Hotel Performance Grows as Pipeline Slows

Major hotel-sector metrics set new records during the second quarter, reported STR, Hendersonville, Tenn.

Hotel occupancy rose 0.5 percent to 69.5 percent, the average daily rate rose 2.2 percent to $127 and revenue per available room increased 2.7 percent to $88.

“The absolute occupancy, ADR and RevPAR levels were the highest for any second quarter on record,” said STR Senior Vice President of Operations Bobby Bowers.

Bowers called the sector’s strong performance especially notable because supply growth was up 1.8 percent for the second quarter in a row. He noted that RevPAR has grown year-over-year for 29 consecutive quarters, but said the second quarter’s 2.7 percent RevPAR growth rate was the second-lowest of any quarter during that streak.

John Hach, Senior Industry Analyst with TravelClick, New York, called average daily rates and bookings “inconsistent” across travel segments–an ongoing trend for the year, he said.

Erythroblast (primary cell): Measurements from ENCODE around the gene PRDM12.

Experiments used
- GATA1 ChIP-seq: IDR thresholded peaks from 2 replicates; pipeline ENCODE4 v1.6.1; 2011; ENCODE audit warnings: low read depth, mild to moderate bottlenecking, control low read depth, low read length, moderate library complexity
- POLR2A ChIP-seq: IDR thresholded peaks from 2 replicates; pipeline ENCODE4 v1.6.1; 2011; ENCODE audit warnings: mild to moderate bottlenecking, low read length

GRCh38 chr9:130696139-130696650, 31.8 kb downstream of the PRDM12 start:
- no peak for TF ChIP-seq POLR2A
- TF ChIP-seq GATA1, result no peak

“Accepting unpredictability as the new norm, hoteliers are finding this year’s summer months a bit unusual compared to those in the past,” Hach said. “While ADR for all travel segments is slightly up and bookings are slightly down, there is some indication in the numbers that healthy gains are on the horizon in the coming months.”

Hach said some travel segments are experiencing “noteworthy” signs of growth. Group travel is up 1.3 percent in ADR and non-business leisure bookings are up 2.6 percent.

“Any number of factors could be contributing to this uncertain time–the current economic climate, global events or the continuation of the on-demand/sharing economy,” Hach said.

Bowers said the number of hotel guest rooms under construction slipped 2.5 percent in June to 186,945 rooms in 1,440 projects.

“With May as the exception, we have now seen a decrease in room construction totals in three of the last four months,” Bowers said. “While the month-to-month fluctuations prevent us from definitively calling this a development slowdown, we can certainly point to a significantly lower growth rate year-over-year in identifying such a trend. Regardless, there will still be plenty of construction and planning activity even with occupancy levels heading toward negative territory.”